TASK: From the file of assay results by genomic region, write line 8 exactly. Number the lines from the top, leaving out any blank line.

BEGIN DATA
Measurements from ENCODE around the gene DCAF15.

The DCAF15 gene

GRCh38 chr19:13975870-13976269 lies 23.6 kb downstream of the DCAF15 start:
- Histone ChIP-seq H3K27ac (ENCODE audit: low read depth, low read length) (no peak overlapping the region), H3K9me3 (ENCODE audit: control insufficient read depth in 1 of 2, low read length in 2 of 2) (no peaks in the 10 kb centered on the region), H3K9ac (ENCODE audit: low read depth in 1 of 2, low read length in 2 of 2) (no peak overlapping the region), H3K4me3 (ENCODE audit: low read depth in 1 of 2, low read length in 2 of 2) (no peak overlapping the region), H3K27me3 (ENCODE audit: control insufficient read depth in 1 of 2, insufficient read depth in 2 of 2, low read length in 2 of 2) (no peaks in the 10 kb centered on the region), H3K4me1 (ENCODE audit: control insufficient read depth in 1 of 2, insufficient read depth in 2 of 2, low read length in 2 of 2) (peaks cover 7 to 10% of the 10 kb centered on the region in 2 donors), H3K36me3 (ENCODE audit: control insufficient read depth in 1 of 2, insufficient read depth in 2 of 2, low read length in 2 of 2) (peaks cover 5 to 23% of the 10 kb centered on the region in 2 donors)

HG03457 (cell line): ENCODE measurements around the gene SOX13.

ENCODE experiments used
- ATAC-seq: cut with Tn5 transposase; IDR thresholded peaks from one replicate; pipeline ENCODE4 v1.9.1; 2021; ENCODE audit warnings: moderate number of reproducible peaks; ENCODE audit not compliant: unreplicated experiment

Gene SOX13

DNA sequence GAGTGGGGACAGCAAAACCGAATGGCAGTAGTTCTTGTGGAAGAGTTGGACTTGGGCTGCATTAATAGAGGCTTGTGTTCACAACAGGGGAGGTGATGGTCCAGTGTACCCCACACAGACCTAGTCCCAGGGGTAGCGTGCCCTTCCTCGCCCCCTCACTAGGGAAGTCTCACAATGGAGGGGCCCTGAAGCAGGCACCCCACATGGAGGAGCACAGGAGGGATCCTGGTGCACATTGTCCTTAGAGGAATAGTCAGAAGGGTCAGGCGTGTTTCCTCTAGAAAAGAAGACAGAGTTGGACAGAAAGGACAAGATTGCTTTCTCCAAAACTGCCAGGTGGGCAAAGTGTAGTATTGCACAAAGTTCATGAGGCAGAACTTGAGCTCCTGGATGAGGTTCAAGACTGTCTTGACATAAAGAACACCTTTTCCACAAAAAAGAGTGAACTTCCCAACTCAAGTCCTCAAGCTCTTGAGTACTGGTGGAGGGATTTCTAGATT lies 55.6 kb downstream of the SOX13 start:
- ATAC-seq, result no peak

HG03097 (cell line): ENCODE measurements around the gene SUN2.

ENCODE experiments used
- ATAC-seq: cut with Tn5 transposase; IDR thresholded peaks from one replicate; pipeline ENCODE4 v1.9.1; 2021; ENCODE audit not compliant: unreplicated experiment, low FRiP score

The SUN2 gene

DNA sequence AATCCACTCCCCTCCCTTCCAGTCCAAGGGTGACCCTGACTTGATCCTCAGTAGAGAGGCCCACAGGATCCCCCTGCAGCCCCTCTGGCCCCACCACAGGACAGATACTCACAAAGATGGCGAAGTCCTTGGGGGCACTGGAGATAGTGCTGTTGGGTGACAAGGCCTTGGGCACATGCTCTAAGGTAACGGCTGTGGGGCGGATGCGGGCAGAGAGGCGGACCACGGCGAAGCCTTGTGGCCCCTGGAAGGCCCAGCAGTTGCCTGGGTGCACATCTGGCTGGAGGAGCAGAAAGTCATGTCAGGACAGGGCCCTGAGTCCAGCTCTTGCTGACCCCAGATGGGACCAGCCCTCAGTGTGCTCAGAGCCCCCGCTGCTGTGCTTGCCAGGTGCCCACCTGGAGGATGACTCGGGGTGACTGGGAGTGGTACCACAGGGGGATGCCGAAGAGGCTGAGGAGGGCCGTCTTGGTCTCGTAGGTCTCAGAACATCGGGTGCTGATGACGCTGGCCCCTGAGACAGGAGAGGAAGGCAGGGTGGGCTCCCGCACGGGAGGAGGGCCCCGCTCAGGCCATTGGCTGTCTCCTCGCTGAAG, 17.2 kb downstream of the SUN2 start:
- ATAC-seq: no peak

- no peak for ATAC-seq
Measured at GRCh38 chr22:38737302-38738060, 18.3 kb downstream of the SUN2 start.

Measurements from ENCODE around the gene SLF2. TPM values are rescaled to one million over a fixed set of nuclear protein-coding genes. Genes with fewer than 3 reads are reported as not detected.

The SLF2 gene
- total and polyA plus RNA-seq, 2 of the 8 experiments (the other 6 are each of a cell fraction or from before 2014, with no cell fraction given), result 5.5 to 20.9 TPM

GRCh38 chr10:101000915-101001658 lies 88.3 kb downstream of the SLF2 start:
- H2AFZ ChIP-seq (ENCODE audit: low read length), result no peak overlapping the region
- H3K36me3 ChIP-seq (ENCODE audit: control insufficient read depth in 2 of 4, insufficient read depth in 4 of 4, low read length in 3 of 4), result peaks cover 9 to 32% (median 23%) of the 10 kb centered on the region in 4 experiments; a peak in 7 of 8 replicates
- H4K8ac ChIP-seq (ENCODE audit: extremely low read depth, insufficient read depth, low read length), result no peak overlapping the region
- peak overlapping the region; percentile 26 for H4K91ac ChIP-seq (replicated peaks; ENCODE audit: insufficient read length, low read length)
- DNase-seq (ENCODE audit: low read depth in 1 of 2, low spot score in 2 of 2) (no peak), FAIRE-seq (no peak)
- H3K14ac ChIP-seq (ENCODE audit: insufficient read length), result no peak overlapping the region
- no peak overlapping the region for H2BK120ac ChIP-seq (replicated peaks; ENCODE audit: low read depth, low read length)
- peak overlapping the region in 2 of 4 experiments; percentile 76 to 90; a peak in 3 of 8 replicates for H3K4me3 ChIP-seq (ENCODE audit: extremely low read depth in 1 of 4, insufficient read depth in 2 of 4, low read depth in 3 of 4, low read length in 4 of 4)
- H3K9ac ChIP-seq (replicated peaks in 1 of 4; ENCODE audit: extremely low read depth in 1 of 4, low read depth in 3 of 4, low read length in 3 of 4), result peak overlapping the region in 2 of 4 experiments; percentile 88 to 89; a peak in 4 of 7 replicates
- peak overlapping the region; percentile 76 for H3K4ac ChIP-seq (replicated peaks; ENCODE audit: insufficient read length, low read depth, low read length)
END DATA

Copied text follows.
Gene SOX13